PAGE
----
One of the best things a small-business owner can do to save money on legal bills is handle smaller matters yourself, sans attorney. This means finding your local small claims court and figuring out how you can use it as a cost-effective way to recoup business losses.

All 50 states have small claims courts, frequently divisions of district, county or municipal courts. Don't be turned off by the "small"--in many states, you can sue for up to $10,000, which covers a lot of rubber checks.

Some advantages of small claims court:

  • A streamlined, user-friendly system, with filing and follow-up help from the clerk's office
  • No need to tote along your attorney
  • Service on the defendant (typically the clerk's office will send a certified letter), with personal service available at slightly extra cost
  • A simpler courtroom procedure, with rules of evidence loosened

Your experience might run something like this: You try to work out a solution with your adversary, fail and decide to sue. Check the legal name of the person or business you're suing, along with their address, telephone number and other relevant information, such as a Social Security number or employer. Make sure you have a case to begin with--you must prove that the person or business owes you the money. You can't recover any money unless you can prove damages, no matter how obnoxious the other person was to you. General sliminess and uncivilized behavior won't support a lawsuit.

Write a narrative of how and when you were damaged, and your recovery attempts. Bring all your proof to the clerk's office, where you'll file your case for a nominal fee-usually $25 to 50. (You can recover these costs if you win.) Be sure to file in the right jurisdiction-usually where the defendant lives or does business, or where the incident took place.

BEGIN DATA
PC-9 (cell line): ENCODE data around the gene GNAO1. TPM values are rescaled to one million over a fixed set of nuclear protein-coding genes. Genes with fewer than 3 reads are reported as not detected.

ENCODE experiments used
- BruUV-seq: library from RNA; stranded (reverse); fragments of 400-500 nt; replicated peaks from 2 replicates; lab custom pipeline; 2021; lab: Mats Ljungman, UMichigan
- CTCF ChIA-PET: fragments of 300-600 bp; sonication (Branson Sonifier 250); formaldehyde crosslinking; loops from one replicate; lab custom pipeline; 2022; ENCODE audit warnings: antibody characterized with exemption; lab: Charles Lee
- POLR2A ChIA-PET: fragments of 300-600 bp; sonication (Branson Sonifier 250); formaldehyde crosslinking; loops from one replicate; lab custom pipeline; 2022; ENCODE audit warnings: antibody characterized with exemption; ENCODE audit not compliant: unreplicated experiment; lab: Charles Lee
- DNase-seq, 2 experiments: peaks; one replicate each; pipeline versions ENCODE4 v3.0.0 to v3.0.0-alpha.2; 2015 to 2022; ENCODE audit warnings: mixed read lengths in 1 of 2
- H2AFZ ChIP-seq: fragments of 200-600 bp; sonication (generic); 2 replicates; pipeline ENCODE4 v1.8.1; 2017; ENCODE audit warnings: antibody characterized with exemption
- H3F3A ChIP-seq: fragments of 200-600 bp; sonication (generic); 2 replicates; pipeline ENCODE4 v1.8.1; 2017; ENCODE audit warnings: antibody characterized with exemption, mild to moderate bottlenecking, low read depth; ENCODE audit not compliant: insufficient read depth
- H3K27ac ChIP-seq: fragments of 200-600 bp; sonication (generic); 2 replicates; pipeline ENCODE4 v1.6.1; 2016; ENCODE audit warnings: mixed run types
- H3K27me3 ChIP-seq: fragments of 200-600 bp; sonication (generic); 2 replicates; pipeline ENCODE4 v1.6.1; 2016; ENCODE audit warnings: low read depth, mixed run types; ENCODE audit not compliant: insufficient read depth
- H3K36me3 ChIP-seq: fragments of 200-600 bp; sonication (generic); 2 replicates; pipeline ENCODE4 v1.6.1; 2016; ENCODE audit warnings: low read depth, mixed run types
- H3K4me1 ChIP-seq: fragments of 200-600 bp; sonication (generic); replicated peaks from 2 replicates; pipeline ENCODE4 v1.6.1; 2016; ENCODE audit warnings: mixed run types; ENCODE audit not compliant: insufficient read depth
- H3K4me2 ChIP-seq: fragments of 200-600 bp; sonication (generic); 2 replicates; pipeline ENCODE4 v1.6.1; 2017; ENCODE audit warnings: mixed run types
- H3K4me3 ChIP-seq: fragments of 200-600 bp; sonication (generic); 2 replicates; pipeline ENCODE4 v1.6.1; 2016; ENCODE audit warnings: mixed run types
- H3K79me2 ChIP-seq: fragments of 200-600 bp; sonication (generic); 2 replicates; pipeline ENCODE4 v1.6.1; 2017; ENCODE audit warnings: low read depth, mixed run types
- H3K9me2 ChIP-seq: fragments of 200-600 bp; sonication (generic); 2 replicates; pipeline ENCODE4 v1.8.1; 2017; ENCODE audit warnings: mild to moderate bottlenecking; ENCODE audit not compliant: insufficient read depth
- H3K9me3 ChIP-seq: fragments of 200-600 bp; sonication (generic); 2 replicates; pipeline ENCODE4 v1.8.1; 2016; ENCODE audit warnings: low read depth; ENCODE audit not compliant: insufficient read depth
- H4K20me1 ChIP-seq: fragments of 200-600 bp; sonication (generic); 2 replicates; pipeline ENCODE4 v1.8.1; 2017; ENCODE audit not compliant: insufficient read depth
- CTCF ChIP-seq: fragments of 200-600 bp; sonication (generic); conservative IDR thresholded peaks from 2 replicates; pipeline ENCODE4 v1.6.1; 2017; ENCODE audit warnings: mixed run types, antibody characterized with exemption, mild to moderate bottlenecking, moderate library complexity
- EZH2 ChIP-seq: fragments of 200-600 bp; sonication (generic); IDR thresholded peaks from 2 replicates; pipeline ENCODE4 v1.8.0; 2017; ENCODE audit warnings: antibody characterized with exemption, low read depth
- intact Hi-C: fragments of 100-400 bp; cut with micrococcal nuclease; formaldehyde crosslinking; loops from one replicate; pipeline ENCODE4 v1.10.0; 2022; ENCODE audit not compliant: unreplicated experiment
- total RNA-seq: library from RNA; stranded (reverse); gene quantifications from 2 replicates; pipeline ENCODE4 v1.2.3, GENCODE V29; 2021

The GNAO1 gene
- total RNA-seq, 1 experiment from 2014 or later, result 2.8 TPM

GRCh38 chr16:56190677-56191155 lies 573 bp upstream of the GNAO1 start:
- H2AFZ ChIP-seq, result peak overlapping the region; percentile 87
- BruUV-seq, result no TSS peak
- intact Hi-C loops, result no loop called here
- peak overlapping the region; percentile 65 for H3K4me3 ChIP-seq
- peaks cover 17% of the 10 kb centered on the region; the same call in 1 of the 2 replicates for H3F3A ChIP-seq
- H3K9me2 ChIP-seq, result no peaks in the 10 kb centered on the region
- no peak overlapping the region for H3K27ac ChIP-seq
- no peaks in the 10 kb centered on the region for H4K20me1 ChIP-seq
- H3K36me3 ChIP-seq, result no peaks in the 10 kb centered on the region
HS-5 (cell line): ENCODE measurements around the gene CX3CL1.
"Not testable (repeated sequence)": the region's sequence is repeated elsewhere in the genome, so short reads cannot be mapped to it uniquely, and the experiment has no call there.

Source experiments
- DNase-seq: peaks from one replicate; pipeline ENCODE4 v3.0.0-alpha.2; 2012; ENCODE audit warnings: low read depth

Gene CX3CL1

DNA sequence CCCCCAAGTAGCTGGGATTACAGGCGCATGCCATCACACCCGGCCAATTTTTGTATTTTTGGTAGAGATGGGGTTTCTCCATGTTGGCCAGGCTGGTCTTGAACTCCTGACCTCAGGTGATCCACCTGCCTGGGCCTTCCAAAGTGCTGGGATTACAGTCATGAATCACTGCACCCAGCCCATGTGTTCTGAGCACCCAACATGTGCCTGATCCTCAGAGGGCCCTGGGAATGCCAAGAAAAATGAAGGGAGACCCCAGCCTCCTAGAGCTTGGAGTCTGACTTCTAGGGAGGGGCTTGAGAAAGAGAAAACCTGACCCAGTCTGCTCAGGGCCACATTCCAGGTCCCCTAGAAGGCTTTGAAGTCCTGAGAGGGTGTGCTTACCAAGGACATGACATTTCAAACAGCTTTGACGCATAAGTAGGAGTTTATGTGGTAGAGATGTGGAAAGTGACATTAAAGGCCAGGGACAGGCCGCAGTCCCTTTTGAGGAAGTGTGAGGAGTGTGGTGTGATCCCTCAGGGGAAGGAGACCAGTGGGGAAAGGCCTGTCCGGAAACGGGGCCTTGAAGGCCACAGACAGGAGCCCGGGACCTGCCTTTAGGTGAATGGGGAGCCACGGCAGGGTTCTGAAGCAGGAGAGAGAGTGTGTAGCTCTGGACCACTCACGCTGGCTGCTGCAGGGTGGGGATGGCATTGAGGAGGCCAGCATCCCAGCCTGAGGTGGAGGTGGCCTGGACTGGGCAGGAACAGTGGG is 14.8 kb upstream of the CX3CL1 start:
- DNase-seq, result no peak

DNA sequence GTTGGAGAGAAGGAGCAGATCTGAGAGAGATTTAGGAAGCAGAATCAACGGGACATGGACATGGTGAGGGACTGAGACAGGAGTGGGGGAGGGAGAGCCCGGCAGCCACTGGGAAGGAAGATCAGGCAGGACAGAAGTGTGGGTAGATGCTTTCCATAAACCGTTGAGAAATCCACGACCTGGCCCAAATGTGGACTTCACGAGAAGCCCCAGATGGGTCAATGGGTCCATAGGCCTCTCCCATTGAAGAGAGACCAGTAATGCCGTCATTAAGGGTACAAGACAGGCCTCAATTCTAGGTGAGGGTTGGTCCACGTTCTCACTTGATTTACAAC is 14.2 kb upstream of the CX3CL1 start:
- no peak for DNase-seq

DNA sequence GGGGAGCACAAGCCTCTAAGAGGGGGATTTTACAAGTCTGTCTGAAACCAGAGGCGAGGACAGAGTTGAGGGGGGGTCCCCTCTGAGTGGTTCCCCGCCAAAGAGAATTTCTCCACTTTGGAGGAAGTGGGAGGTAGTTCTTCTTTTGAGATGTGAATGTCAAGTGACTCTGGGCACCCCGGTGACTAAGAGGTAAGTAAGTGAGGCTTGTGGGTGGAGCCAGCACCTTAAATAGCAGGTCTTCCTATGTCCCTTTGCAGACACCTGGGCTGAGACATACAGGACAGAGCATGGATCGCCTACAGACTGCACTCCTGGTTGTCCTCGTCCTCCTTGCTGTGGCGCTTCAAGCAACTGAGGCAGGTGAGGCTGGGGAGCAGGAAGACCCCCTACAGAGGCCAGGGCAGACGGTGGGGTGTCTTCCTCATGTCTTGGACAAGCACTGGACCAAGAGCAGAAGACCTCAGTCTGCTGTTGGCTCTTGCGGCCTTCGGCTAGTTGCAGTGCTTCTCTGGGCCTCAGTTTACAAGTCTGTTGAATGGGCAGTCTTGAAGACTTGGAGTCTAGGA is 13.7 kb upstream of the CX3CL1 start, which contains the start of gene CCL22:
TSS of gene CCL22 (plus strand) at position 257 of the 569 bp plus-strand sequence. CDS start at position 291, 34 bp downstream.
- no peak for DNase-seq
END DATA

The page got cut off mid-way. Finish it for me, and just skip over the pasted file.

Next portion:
When you get to court, be organized and brief. Read the complaint and be able to explain it, including why the defendant owes you the amount you're suing for. Have your paperwork organized, with copies available for the other side. And don't forget that person in black who's in charge. Direct your remarks to the judge, not the other party. Speak clearly and loudly enough to be heard. Maintain eye contact with the judge.

If your opponent doesn't show, you may win a default judgment against him or her. With any win, you're the judgment creditor. The loser or judgment debtor must pay within a certain time period. If he or she doesn't, the court can help you file questions (sometimes called discovery) to ferret out the defendant's property. Ask the clerk for help in attaching assets to satisfy the judgment, or "garnishing" (having your opponent's employer reserve part of) his or her salary.

By making your local small claims court a vital business tool, you may just build your own swimming pool instead of your lawyer's.

Joan E. Lisante is an attorney and freelance writer from the Washington, DC, area. A graduate of LeMoyne College and New York Law School, she is licensed to practice in New York, Virginia and Washington, DC.


The opinions expressed in this column are those of the author, not of Entrepreneur.com. All answers are intended to be general in nature, without regard to specific geographical areas or circumstances, and should only be relied upon after consulting an appropriate expert, such as an attorney or accountant.